famines in the Bible

widespread, severe scarcities of food

The first famine mentioned in Scripture was so grievous that it compelled Abraham to go down to the Philistine land of Egypt (Genesis 12:10).

Another is mentioned as having occurred in the days of Isaac, causing him to go to Gerar (Genesis 26:1, 17), where he became rich and powerful.

The most remarkable famine of all was the one that arose in Egypt in the days of Joseph (son of Jacob), which lasted for 7 years and was extremely severe (Genesis 41-45). As a result of Joseph’s wisdom, he amply prepared the nation in advance and saved numerous lives, including that of his large family in The Promised Land.

The biblical woman Naomi experienced a famine in the days when judges ruled in Israel, causing her family to move to Moab, where her son married Ruth. She returned to Israel with her daughter-in-law after the famine was over, following the death of her husband and sons (Ruth 1).

During the days of David, there were 3 consecutive years of famine due to King Saul and “his bloody house” who wrongly slew the Gibeonites (2 Samuel 21:2, 5) in violation of the Israelite covenant with them (Joshua 9:3-27).

Years later, King David and his land were punished by God with 3 years of pestilence and famine, killing 70,000 men of Israel, due to David’s sin of taking a census against God’s command (1 Chronicles 21).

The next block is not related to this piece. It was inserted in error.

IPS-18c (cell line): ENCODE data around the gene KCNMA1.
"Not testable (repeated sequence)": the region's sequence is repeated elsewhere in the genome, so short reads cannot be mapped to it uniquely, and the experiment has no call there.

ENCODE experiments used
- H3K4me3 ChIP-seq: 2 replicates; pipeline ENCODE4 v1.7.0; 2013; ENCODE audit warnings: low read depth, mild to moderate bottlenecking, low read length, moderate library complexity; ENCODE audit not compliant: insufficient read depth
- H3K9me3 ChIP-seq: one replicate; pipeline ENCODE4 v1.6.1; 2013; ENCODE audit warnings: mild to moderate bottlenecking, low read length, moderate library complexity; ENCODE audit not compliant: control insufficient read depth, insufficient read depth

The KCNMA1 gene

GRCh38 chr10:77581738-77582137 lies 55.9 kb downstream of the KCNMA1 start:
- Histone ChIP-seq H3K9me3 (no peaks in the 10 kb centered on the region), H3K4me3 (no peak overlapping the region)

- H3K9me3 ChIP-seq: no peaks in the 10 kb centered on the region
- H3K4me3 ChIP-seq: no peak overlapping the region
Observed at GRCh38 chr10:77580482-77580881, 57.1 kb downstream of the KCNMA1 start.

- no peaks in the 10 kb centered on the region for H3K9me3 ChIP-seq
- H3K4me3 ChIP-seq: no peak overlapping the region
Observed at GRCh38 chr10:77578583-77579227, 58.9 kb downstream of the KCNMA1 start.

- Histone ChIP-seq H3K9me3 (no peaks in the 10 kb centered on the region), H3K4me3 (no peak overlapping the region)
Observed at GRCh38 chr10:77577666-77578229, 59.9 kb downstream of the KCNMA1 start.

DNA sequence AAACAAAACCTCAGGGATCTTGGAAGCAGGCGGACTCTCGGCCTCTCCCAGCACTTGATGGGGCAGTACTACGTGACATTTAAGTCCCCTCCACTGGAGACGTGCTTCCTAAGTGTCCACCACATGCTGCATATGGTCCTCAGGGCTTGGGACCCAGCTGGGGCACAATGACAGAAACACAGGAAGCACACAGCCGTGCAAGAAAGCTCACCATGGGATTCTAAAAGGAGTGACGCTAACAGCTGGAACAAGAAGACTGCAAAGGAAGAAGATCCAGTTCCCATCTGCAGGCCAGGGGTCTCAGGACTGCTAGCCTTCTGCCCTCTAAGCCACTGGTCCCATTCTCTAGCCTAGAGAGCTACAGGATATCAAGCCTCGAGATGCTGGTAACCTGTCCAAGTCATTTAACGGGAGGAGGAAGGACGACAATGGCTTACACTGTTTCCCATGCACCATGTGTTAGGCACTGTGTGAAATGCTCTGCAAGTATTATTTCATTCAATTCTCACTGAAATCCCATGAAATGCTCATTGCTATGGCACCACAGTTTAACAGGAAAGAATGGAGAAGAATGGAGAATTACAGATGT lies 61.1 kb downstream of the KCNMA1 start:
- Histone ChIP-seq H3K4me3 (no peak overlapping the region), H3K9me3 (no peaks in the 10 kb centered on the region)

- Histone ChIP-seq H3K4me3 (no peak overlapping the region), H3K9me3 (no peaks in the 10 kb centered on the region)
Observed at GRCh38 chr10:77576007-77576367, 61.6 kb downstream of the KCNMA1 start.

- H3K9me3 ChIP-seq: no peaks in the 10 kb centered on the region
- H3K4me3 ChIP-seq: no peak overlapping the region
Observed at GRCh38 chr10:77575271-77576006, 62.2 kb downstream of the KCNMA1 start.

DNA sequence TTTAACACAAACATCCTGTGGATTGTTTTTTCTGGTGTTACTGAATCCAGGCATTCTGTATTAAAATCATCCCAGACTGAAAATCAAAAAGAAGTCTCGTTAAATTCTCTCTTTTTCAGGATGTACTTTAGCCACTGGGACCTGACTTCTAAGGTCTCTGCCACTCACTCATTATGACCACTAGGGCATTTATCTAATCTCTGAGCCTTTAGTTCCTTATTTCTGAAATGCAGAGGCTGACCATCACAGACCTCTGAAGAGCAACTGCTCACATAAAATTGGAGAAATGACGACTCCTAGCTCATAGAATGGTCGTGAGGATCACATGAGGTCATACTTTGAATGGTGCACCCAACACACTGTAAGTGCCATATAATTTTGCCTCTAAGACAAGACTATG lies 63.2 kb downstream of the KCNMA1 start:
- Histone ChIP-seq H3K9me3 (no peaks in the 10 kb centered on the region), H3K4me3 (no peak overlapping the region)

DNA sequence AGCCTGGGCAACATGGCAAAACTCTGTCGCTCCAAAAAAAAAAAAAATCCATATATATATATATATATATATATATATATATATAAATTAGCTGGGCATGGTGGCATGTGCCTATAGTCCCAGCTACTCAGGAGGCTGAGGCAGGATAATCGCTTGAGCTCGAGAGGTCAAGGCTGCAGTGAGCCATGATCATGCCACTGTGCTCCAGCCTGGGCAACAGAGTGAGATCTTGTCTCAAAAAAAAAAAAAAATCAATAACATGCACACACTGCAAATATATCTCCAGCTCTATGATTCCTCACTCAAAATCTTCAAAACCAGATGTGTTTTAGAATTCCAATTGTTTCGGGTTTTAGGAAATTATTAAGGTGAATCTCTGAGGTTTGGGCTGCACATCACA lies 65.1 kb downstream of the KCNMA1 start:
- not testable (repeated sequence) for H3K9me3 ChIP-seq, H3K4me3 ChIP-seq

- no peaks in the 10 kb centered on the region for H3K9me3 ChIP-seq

There were severe famines in Samaria (1 Kings 18:2; 2 Kings 6:25).

God called for a 7 year famine during the days of Elisha (2 Kings 8:1).

Famines were sent as an effect of God’s anger against a guilty people (2 Kings 8:1-2; Amos 8:11; Deuteronomy 28:22-42; 2 Samuel 21:1; 2 Kings 6:25-28; 25:3; Jeremiah 14:15; 19:9; 42:17, etc.).

Some city-wide famines were caused by enemy seiges. For example, King Nebuchadnezzar of Babylon sealed off Jerusalem with his surrounding army for years, until the city ran out of food (2 Kings 25).

A famine was predicted by the Christian prophet Agabus (Acts 11:28).

The historian Josephus makes mention of the famine which occurred 45 A.D. Helena, queen of Adiabene, being at Jerusalem at that time, procured corn from Alexandria and figs from Cyprus for its poor inhabitants. (The ancient Jewish historian Flavius Josephus—born Yosef ben Matityahu—was the author of Antiquities of the Jews and The Jewish War (chronicling the Great Jewish Revolt of 66–70 AD).)

Jesus Christ prophecied that during the last days before His second coming,

…nation shall rise against nation, and kingdom against kingdom: and there shall be famines, and pestilences, and earthquakes, in divers places. —Matthew 24:7 ESV; also see Mark 13:8; Luke 21:11

…death, and mourning, and famine… —Revelation 18:8

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